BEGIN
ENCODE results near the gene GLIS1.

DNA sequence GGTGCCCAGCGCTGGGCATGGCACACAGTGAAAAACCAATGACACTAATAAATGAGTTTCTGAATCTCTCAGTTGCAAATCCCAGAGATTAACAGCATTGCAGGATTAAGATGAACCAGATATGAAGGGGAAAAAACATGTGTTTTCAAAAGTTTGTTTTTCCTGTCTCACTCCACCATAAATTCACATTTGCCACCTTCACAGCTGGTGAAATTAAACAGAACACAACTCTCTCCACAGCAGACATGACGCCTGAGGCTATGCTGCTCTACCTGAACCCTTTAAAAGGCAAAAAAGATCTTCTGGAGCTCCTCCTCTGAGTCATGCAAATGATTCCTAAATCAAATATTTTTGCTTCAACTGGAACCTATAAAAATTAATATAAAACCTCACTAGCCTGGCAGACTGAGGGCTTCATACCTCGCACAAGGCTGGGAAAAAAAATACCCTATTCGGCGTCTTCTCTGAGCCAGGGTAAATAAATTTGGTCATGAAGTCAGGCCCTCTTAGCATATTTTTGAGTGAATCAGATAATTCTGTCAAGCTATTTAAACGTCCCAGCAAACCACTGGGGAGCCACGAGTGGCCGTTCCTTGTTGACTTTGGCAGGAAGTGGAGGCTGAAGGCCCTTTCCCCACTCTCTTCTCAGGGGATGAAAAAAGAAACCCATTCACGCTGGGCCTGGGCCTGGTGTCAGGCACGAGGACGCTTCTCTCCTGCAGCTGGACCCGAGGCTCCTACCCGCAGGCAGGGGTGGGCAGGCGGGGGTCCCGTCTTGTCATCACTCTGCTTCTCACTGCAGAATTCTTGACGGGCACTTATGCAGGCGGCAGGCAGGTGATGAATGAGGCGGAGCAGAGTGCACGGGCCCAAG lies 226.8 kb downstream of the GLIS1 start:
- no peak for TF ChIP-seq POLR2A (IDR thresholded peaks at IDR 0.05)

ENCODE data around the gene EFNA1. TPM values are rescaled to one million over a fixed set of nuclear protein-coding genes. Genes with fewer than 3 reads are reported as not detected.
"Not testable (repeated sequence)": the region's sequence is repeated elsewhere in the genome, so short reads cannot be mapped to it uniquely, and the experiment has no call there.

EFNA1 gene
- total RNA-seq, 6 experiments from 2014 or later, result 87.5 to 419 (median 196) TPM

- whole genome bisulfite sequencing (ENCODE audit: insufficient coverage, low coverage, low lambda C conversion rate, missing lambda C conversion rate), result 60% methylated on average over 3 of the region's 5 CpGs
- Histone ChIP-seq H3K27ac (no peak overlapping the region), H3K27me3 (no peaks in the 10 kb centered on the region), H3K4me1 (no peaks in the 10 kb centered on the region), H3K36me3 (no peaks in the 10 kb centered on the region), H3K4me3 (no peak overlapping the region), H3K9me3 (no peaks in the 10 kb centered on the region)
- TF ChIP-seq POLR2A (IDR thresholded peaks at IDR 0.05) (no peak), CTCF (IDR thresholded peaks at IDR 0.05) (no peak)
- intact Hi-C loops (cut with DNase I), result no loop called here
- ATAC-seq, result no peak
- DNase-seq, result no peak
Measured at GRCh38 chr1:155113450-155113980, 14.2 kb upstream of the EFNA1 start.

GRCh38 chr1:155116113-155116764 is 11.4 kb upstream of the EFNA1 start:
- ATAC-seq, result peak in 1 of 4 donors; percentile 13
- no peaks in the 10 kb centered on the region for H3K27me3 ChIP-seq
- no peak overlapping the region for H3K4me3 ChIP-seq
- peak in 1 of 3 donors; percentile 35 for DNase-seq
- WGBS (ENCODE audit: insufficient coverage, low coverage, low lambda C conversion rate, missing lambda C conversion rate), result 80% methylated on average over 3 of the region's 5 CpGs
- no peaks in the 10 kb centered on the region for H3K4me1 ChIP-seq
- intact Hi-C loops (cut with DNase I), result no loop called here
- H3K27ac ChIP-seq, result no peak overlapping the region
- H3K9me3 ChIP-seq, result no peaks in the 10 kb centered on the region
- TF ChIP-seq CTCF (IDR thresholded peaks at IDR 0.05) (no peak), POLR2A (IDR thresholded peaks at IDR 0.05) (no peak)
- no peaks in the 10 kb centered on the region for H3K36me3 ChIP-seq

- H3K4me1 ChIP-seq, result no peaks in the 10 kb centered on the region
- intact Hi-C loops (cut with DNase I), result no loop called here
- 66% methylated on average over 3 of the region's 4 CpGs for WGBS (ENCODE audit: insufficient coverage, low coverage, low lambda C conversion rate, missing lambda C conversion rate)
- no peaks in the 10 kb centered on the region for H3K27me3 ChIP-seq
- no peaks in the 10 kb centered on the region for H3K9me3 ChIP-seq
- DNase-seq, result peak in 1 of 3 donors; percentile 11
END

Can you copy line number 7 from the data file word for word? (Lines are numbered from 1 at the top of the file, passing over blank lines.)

- total RNA-seq, 6 experiments from 2014 or later, result 87.5 to 419 (median 196) TPM